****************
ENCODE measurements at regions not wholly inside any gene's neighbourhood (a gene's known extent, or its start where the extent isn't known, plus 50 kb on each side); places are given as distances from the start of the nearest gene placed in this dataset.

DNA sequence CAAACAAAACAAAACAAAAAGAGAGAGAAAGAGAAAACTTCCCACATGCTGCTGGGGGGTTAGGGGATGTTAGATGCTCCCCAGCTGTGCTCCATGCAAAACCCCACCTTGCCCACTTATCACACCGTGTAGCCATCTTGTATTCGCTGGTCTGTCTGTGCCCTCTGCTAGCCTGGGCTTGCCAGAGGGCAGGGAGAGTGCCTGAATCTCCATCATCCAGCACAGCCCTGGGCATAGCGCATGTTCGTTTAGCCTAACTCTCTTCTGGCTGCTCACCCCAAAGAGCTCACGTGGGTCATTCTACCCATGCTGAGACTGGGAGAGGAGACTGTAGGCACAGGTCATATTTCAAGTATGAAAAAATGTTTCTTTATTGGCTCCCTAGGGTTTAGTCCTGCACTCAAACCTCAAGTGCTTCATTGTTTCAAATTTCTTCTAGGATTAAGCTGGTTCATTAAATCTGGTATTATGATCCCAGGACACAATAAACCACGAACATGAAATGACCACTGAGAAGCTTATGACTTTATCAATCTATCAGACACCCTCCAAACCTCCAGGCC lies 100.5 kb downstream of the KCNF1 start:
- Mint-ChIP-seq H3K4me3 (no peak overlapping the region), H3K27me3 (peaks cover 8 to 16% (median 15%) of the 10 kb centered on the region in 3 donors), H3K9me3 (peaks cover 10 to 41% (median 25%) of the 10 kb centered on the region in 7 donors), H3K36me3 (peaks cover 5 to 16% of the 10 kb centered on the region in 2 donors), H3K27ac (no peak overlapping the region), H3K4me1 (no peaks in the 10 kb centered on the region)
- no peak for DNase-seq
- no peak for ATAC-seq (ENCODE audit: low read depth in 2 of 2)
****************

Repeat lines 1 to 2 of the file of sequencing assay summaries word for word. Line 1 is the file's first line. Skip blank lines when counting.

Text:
ENCODE measurements at regions not wholly inside any gene's neighbourhood (a gene's known extent, or its start where the extent isn't known, plus 50 kb on each side); places are given as distances from the start of the nearest gene placed in this dataset.

DNA sequence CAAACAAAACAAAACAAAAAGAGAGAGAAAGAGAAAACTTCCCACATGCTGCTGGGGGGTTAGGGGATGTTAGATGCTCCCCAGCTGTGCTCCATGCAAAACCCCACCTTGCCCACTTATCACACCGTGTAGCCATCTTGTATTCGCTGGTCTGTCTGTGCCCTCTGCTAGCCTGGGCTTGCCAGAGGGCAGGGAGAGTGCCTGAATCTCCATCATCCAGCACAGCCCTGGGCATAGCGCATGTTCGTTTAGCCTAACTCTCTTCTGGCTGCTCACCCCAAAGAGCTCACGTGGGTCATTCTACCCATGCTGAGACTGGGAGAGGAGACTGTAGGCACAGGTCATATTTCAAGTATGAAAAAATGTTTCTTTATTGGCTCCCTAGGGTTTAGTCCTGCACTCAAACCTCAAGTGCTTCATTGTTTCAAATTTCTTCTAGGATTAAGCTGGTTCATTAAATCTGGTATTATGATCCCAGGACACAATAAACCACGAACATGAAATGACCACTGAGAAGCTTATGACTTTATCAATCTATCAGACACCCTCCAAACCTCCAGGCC lies 100.5 kb downstream of the KCNF1 start: